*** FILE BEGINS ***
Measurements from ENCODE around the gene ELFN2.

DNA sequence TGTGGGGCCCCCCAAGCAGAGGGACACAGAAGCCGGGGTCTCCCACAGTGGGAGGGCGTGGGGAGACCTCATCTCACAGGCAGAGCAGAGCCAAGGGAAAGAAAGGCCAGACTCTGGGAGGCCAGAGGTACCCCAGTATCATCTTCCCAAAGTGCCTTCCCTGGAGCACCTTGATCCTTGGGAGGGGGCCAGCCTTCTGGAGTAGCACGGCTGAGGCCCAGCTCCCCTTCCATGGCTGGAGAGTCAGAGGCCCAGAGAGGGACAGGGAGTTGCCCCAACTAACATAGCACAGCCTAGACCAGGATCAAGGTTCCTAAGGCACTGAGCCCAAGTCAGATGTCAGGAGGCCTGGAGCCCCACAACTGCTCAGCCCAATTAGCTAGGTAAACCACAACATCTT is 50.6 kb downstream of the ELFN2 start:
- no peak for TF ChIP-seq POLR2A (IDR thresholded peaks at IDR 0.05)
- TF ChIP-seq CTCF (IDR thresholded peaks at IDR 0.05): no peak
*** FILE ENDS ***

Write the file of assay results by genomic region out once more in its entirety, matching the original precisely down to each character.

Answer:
Measurements from ENCODE around the gene ELFN2.

DNA sequence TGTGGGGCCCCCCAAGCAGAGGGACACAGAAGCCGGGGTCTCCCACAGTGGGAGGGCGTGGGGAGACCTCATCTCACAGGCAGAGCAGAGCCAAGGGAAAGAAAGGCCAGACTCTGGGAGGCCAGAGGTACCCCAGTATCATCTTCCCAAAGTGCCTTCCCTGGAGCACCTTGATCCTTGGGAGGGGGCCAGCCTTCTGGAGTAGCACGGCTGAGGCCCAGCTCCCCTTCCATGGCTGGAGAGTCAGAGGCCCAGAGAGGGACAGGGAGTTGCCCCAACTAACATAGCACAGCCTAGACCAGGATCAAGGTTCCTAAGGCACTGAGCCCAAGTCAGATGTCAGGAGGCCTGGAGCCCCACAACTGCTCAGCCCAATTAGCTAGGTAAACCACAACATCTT is 50.6 kb downstream of the ELFN2 start:
- no peak for TF ChIP-seq POLR2A (IDR thresholded peaks at IDR 0.05)
- TF ChIP-seq CTCF (IDR thresholded peaks at IDR 0.05): no peak